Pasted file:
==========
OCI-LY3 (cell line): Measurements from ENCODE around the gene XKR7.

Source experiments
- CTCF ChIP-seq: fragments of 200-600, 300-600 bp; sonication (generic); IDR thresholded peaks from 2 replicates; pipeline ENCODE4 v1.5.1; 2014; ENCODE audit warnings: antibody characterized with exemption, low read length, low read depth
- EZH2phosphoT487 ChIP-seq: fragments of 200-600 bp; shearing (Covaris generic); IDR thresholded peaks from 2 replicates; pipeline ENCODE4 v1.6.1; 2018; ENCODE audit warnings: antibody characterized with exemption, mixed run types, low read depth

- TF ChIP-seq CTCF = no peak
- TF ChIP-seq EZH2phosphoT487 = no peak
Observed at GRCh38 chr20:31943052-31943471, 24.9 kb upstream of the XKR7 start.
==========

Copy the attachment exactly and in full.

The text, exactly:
OCI-LY3 (cell line): Measurements from ENCODE around the gene XKR7.

Source experiments
- CTCF ChIP-seq: fragments of 200-600, 300-600 bp; sonication (generic); IDR thresholded peaks from 2 replicates; pipeline ENCODE4 v1.5.1; 2014; ENCODE audit warnings: antibody characterized with exemption, low read length, low read depth
- EZH2phosphoT487 ChIP-seq: fragments of 200-600 bp; shearing (Covaris generic); IDR thresholded peaks from 2 replicates; pipeline ENCODE4 v1.6.1; 2018; ENCODE audit warnings: antibody characterized with exemption, mixed run types, low read depth

- TF ChIP-seq CTCF = no peak
- TF ChIP-seq EZH2phosphoT487 = no peak
Observed at GRCh38 chr20:31943052-31943471, 24.9 kb upstream of the XKR7 start.